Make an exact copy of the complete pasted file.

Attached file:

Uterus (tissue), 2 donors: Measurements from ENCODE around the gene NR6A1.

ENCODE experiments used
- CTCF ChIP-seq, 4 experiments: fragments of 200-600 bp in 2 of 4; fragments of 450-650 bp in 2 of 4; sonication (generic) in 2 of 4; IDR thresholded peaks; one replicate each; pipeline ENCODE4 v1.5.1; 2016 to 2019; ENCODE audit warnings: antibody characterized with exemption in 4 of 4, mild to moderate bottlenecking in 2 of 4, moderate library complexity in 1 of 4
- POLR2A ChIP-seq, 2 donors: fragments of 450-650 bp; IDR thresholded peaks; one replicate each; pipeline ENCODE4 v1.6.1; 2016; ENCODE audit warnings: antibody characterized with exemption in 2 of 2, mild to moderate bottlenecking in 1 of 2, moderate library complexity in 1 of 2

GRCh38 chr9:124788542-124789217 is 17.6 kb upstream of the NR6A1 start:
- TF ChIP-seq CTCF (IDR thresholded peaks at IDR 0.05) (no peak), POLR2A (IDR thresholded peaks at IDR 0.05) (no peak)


Uterus (tissue), 2 donors: Measurements from ENCODE around the gene NR6A1.

ENCODE experiments used
- CTCF ChIP-seq, 4 experiments: fragments of 200-600 bp in 2 of 4; fragments of 450-650 bp in 2 of 4; sonication (generic) in 2 of 4; IDR thresholded peaks; one replicate each; pipeline ENCODE4 v1.5.1; 2016 to 2019; ENCODE audit warnings: antibody characterized with exemption in 4 of 4, mild to moderate bottlenecking in 2 of 4, moderate library complexity in 1 of 4
- POLR2A ChIP-seq, 2 donors: fragments of 450-650 bp; IDR thresholded peaks; one replicate each; pipeline ENCODE4 v1.6.1; 2016; ENCODE audit warnings: antibody characterized with exemption in 2 of 2, mild to moderate bottlenecking in 1 of 2, moderate library complexity in 1 of 2

GRCh38 chr9:124788542-124789217 is 17.6 kb upstream of the NR6A1 start:
- TF ChIP-seq CTCF (IDR thresholded peaks at IDR 0.05) (no peak), POLR2A (IDR thresholded peaks at IDR 0.05) (no peak)